Dr. Seuss’s The Grinch (2018)

A generic and forgettable adaptation of the classic Dr. Seuss story, The Grinch has a few cute and charming moments, but it’s ultimately a bland disappointment.

Stepping into this film, I put all thoughts of previous adaptations out of my head. I didn’t compare or contrast this with other versions. I wanted to experience this film on its own terms without thinking about Boris Karloff’s delicious performance affecting my review. Too many people review movies based off previous versions or preconceived notions about what the movie should be.

After viewing the film with clear eyes and a clean perspective, its still not very good. The animation is generic. The story is confusingly told with too many extra elements cluttering the narrative. And the characters are all flat.

The film was produced by illumination. They made the Minions, and The Lorax. This film looks identical to those films. There’s literally no difference in the look and style of this film compared to every other film the company has produced. The characters look and move the same. There is no character revealed through movement when everyone moves in the same cartoonish way.

The story follows a town that loves Christmas to excess. They have to fly in a tree so large it eclipses the sun. The Grinch hates Christmas. He decides to stop it from happening. His plan is to steal all the Christmas trappings in the town thus ending Christmas. The problem is they weigh down that simple narrative with complications and subplots that don’t add much except to pad the run time.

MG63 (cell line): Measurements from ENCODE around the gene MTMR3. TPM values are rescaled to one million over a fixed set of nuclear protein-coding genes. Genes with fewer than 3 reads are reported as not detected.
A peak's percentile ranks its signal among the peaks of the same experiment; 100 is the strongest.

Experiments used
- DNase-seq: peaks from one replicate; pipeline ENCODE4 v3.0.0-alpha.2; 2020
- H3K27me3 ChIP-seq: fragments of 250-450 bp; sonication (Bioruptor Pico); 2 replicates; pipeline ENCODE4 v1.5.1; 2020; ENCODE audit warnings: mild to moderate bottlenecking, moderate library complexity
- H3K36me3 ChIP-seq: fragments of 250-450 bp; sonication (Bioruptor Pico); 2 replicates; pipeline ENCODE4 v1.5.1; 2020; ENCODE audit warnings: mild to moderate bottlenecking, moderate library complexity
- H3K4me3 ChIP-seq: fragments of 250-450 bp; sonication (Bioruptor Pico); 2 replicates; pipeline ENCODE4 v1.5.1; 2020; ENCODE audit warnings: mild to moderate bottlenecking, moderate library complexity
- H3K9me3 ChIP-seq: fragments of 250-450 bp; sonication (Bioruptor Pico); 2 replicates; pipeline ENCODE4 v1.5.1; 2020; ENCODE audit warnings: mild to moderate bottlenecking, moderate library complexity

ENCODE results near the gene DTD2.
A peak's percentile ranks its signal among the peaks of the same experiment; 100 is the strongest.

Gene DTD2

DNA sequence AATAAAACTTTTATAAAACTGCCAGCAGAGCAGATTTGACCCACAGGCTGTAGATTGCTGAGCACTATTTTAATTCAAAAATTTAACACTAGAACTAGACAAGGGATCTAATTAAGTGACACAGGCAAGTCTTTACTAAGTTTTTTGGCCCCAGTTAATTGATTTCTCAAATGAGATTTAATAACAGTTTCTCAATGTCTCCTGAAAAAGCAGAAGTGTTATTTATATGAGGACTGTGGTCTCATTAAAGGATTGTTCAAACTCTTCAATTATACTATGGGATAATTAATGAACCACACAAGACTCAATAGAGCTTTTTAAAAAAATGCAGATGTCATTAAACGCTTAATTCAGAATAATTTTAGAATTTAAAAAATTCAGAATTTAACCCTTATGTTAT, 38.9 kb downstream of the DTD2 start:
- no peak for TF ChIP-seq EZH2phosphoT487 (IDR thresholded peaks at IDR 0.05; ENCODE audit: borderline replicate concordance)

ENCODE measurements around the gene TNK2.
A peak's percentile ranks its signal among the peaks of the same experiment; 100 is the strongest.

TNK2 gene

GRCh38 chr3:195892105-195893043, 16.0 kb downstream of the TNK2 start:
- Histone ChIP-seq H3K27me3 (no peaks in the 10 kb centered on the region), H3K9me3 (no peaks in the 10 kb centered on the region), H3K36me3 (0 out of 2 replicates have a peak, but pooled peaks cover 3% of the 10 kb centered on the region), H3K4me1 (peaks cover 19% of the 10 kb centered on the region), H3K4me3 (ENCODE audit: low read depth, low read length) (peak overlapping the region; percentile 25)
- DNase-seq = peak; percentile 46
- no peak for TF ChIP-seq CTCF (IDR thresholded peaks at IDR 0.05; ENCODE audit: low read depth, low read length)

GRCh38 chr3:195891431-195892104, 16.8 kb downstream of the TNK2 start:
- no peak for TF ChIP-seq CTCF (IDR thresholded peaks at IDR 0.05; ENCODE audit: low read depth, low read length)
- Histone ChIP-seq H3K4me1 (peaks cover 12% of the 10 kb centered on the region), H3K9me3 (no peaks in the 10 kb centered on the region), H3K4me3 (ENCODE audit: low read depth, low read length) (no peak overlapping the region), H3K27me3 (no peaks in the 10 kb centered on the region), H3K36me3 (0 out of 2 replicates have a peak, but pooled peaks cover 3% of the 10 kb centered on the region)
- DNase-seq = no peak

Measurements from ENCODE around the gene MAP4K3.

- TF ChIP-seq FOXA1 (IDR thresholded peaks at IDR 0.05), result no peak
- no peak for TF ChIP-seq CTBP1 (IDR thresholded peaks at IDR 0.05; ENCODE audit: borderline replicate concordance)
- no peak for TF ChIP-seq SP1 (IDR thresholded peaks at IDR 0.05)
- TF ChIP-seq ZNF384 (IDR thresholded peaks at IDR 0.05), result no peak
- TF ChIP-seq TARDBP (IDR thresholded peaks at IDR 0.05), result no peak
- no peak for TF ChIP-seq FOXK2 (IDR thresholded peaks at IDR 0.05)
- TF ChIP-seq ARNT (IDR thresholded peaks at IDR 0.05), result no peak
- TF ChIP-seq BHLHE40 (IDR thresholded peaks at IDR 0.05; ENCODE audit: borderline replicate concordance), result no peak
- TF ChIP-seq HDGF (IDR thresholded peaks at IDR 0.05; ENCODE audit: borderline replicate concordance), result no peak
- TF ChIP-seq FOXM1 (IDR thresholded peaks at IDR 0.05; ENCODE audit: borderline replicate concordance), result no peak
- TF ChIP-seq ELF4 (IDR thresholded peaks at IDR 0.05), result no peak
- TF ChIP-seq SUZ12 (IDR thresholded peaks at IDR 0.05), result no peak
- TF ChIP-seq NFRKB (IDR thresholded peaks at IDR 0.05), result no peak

In one sequence, the Grinch’s sad childhood is revealed. It explains that he was an orphan who never got to celebrate Christmas as a child, and that’s why he hates it. Nobody invited him to celebrate, so he hates it. The problem is that the film shows many people inviting him to celebrate Christmas. He hates Christmas because he feels excluded, but people are now trying to include him. This is just a messy muddled motivation that confuses the whole story rather than adding depth.

The same with Cindy Lou Who. She’s a precocious kid who wants Santa to help her mother. She’s a single mom who’s struggling to take care of three kids and grueling overnight work schedule. The problem is Cindy is constantly running out and plotting to see Santa instead of helping her mom. If she just helped her mom take care of the house and the other kids her mom probably wouldn’t be so exhausted, and there’d be no reason to talk to Santa. This is clearly supposed to be a sweet subplot, but it’s so undone by its own illogical nature that it falls flat.

Finally the characters. The grinch isn’t so much a grinch as he is a hipster who rejects Christmas because it’s cool. He just gives off this hipster attitude that is so irritating to sit through. It also softens the character and undermines his central conflict with those around him. How the hipster stole Christmas just isn’t as interesting a movie.

Now there are moments of genuine sweetness and quality here. It has a couple of nice touches. Animated dogs are always wonderful. The problem is the movie is just forgettable. It goes down easy, but doesn’t last. Within a day of watching it I’ve forgotten most of it.

You can do worse this Christmas season, but if you’re skimming Netflix looking for a family movie to watch skip this one and watch Klaus instead.

Not my cup of tea. C

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